Becker, H.S. 1974. Art as collective action. American Sociological Review [Online] 39(6). Available at: http://www.jstor.org/stable/2094151?seq=1#fndtn-page_thumbnails_tab_contents [Accessed: 27 March 2016].

Belfiore, E. 2002. Art as a means of alleviating social exclusion: Does it really work? A critique of instrumental cultural policies and social impact studies in the UK. International Journal of Cultural Policy 8(1). (s.l.): Informa UK.

Bennett, C. 2015. Damien Hirst has brought public art to a new low [Online] The Guardian. Available at: http://www.theguardian.com/commentisfree/2012/oct/21/damien-hirst-ilfracombe-public-sculpture [Accessed: 26 April 2016].

Bishop, C. 2006. Participation. London: Whitechapel

Bishop, C. 2012. Artificial hells: Participatory art and the politics of spectatorship. London: Verso

Boetzkes, A. 2010. The ethics of earth art. Minneapolis, MN: University of Minnesota Press

Botha, K. et al. 2012. What really matters to the audience: Analysing the key factors contributing to arts festival ticket purchases. South African Theatre Journal 26(1). http://www.tandfonline.com.ezproxy.cardiffmet.ac.uk/doi/pdf/10.1080/10137548.2012.754080: Informa UK.

BYSTRYN, M. 1978. Art galleries as Gatekeepers: The case of the abstract expressionists. Social Research [Online] 45(2). Available at: http://www.jstor.org/stable/40970338?seq=1#page_scan_tab_contents [Accessed: 2 May 2016].

Chan, V. 2011. A museum guide to Chan’s cabinet of curiosities (or your 15 minutes of fame). Konstfack University college of arts, crafts and design: (s.n.).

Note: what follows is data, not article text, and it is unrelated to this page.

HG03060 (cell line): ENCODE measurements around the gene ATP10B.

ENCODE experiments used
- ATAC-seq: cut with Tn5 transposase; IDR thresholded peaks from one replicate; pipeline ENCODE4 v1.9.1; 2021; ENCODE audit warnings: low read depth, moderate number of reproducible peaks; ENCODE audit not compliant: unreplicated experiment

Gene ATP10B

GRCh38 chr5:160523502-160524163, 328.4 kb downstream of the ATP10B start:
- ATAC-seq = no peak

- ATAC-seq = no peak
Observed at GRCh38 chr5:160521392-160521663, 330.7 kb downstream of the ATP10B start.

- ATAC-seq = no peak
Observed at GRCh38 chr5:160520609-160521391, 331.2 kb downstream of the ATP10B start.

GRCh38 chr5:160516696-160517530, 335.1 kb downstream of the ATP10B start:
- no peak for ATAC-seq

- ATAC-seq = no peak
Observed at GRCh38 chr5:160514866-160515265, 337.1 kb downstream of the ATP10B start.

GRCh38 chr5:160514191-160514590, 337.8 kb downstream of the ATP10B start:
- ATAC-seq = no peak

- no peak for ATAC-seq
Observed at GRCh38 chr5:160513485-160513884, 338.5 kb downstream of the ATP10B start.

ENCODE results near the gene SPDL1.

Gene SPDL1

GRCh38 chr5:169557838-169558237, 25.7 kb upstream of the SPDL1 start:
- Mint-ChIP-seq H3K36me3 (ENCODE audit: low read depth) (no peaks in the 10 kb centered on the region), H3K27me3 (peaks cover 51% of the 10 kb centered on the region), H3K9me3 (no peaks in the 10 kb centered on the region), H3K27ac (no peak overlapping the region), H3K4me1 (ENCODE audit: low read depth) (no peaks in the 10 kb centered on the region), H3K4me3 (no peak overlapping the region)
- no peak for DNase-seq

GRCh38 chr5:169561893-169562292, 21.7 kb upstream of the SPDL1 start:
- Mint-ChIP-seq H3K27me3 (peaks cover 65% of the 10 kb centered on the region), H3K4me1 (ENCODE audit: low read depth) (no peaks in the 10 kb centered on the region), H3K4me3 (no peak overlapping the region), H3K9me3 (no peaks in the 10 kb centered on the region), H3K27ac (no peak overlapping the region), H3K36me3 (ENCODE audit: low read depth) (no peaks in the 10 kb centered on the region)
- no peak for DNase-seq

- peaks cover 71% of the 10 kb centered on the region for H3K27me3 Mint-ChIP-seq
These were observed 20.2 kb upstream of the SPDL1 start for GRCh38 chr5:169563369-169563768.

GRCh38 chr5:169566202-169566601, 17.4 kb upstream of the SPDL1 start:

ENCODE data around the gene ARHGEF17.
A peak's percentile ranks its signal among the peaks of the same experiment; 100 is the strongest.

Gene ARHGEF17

Cluley, R. 2012. Art words and Art Worlds: The methodological importance of language use in Howard S. Becker’s sociology of art and cultural production. Cultural Sociology [Online] 6(2). Available at: http://cus.sagepub.com.ezproxy.cardiffmet.ac.uk/content/6/2/201 [Accessed: 27 March 2016].

Cole, I. and Stanley, N. 2000. Beyond the museum: art, institutions, people.. Oxford: Museum of Modern Art, Oxford

Dannenberg, R.B. et al. 1995. LINKS [Online]. Available at: http://repository.cmu.edu/compsci/481/ [Accessed: 6 May 2016].

Davis, B. 2014. Diversify or die: Why the Art World needs to keep up with our changing society | Artinfo. COLUMNIST, COLUMNIST, 17 January 2014.

Dean, C. et al. 2010. Tate modern: Pushing the limits of regeneration. City, Culture and Society [Online] 1(2). Available at: http://www.sciencedirect.com/science/article/pii/S1877916610000111 [Accessed: 29 April 2016].

de Duve, T. 1996. Kant after Duchamp. London: Cambridge Mass, Mit Press

Duvignaud, J. and Wilson, T. 1972. The sociology of art. London: HarperCollins Distribution Services

Dyke, J.V. 1999. Art and place: The local connection. Arts Education Policy Review 100(3). (s.l.): Informa UK.

Easton, E.W. 2011. Museums in crisis?. Visual Resources 27(4). (s.l.): Informa UK.

Greenberg, R. et al. 1996. Thinking about exhibitions. New York: Routledge

Hamilton et al. 2014. Hamilton, southern & st Amand [Online]. Available at: http://www.satellitebureau.net/p8.php [Accessed: 6 May 2016].

Hanquinet, L. 2013. Mondrian as kitchen tiles? Artistic and cultural conceptions of art museum visitors in Belgium. Cultural Trends 22(1). (s.l.): Informa UK.

Holzer, J. 2007. Contemporary art in context [Online] https://www.facebook.com/art21. Available at: http://www.art21.org/teach/on-contemporary-art/contemporary-art-in-context [Accessed: 27 March 2016].

Honoré, V. [No date]. Carsten Höller: Interview [Online]. Available at: http://www.tate.org.uk/whats-on/tate-modern/exhibition/unilever-series-carsten-holler-test-site/carsten-holler-interview [Accessed: 6 May 2016].